Sunday, March 22, 2009

day of sun

Things that were built today ~

the beginnings of our cold frame

laptop with swivel monitor and swivel qwerty keyboard, designed and built by Leah and Neal, using their screwdriver set, scrap wood, a block, and some yarn

Things that were discovered today ~


coyote track? (nothing for scale, but it's bigger than it seems -- definitely bigger than a Maya print)

Things I need help with ~

What is it? If the flowering quince identification is correct, then this is something else. The quince blossoms are orange-red, and they produce small, green, crabapple-like fruit. In fact, last year we thought they were crabapples. These blossoms are pink. I'm pretty sure this is the same tree that produced small, red, apple-like fruit last year.

These little white clusters are growing wild in the woods. What are they?

Blogs are so selective. If I choose not to disclose the fact that I'm running a fever and couging up something evil, you'll never know, will you? Back to bed....

Saturday, March 21, 2009

leah's top eight reasons

why it's no fun being a grownup:

8. You have to drive.
7. You never have time to get a haircut.
6. You have to buy your own stuff.
5. You have to take care of crazy kids.
4. You have to work all day.
3. You have to pay bills.
2. You have to make dinner.
1. You have to clean up throw-up when your kid gets sick.

Apparently, youth is not always wasted on the young.

Wednesday, March 18, 2009

action shots and things that hide

At the beginning of the week, we thinned our tomatoes and eggplant and relocated the squash to roomier digs ~

They'll be heading out to a cold frame in the near future -- we've got lots of salvaged windows that we'll be putting to good use.

The kids found some mushrooms tucked between the great big hackberry tree and the monster wisteria vine ~

Using our handy dandy pocket naturalist guide to mushrooms, we think we have identified these as Common Psathyrella (Psathyrella candolleana). Or something like that.

Turkey Tail (Trametes versicolor) on a log, I think ~

We're gathering enough eggs to be able to give some away these days, but Lee came across this wild nest underneath some salvaged materials in the yard. As much as we don't need any more eggs (or chickens), it's still a little disappointing that these weren't deposited in the coop ~

Easterius Eggisus

Sunday, March 15, 2009

just hanging around

things that happen here

Remember when it snowed a couple of weeks ago?

The very next weekend, we started some of our seeds ~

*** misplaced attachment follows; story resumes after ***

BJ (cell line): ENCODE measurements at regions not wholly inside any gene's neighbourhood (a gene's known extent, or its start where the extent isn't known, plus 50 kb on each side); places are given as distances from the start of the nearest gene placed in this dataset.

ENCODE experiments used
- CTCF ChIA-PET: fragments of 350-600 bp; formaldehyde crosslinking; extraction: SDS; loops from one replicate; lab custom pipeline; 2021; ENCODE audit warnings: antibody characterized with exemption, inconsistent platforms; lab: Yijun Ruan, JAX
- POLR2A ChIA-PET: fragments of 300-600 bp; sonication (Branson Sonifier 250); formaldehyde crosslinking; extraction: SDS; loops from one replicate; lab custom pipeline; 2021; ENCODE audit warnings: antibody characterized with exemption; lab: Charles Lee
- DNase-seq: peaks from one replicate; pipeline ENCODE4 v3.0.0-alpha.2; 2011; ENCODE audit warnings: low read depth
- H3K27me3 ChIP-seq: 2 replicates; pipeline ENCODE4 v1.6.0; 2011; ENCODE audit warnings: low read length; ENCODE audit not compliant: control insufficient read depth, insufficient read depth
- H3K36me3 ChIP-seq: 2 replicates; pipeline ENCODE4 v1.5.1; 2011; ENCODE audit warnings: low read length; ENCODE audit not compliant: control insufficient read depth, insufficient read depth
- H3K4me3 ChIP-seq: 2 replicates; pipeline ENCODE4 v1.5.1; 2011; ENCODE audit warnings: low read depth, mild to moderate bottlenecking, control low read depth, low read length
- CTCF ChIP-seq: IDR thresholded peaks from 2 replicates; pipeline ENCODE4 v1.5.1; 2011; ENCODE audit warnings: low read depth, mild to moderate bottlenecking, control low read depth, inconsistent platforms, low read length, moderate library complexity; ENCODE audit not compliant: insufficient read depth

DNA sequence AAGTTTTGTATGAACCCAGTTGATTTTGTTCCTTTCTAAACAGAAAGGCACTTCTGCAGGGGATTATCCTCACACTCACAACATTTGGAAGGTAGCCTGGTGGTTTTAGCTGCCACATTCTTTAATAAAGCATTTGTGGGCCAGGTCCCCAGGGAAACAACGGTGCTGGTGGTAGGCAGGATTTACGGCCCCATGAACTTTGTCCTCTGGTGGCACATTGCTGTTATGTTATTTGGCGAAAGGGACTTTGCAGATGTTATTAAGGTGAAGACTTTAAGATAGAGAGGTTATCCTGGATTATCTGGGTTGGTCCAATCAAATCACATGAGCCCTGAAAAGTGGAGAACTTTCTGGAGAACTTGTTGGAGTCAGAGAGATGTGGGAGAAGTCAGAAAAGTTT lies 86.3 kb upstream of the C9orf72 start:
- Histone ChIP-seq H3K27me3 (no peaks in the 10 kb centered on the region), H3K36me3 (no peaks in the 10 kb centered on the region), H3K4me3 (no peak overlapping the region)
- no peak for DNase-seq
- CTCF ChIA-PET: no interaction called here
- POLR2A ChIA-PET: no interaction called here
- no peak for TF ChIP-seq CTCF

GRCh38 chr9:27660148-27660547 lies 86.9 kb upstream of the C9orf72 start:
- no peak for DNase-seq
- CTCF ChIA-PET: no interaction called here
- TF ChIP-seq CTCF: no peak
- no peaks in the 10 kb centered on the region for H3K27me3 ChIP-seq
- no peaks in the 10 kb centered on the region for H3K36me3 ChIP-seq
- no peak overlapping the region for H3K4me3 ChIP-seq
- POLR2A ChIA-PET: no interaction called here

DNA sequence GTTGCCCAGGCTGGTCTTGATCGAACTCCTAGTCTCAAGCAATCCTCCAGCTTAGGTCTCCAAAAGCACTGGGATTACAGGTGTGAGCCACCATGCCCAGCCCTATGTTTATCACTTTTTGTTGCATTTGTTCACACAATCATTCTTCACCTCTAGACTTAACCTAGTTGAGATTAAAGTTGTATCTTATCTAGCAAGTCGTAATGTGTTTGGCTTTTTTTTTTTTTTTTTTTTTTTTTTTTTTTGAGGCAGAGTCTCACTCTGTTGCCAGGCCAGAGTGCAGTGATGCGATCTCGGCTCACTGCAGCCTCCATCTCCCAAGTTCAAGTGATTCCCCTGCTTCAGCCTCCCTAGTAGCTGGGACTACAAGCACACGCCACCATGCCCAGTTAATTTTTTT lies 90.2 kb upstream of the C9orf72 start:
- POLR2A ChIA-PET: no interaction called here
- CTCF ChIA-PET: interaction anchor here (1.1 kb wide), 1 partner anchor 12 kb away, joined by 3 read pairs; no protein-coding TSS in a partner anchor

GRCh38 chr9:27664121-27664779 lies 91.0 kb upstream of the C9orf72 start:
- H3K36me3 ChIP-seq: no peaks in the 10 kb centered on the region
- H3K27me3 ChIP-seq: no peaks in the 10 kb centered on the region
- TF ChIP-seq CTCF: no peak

eggplant and squash.

The only ones that haven't yet sprouted are the ground cherries, which are really a type of tomato. There's no need to start squash indoors, as you can see by the way it has shot up after only one week. We just figured we'd get a head start since we're a little behind on some other things. We have about a jillion more to start, and we've got to tend to these little germinators as well, thinning some and relocating others.

Gone are the daffodils ~

and the forsythia ~

giving way to spirea ~

Periwinkle is its simple self ~

The tulip tree sheds its dressing ~

Lythrum at Goblins in my Garden helped me know these bright little blossoms
as flowering quince ~

The shiitake log is busy making shiitakes ~

That little dot to the right of the mushrooms is a ladybug, the indoor population of which is enough to drive anyone mad, but at least now they have a kitchen sprouting garden to visit.

Life grows ~

and leaves evidence of itself ~

in the form of a phone, a globe, a miniature tornado-maker, half of a hard-boiled egg, pistachios and shells, a screwdriver, and the work of children.

Wednesday, March 11, 2009

cluck, sizzle, strum

The other day I found an old friend of mine on Facebook, and she turned me on to the Alabama Chicken and Egg Festival in Moulton, AL. In particular, she gave a shout out to the Carolina Chocolate Drops, who'll be playing at the festival next month.

Bluegrass, chickens, and eggs -- what more could you ask for? Thanks, Ashley V.!

Sunday, March 8, 2009

climate controlled

Yesterday, I opened my freezer to find the Alabama snowman looking up at me from the bottom compartment. Apparently he has been living there all week. I didn't have the heart to tell him that it was 70 degrees outside. A freezer seems a bit like a zoo when a snowman is inside of it.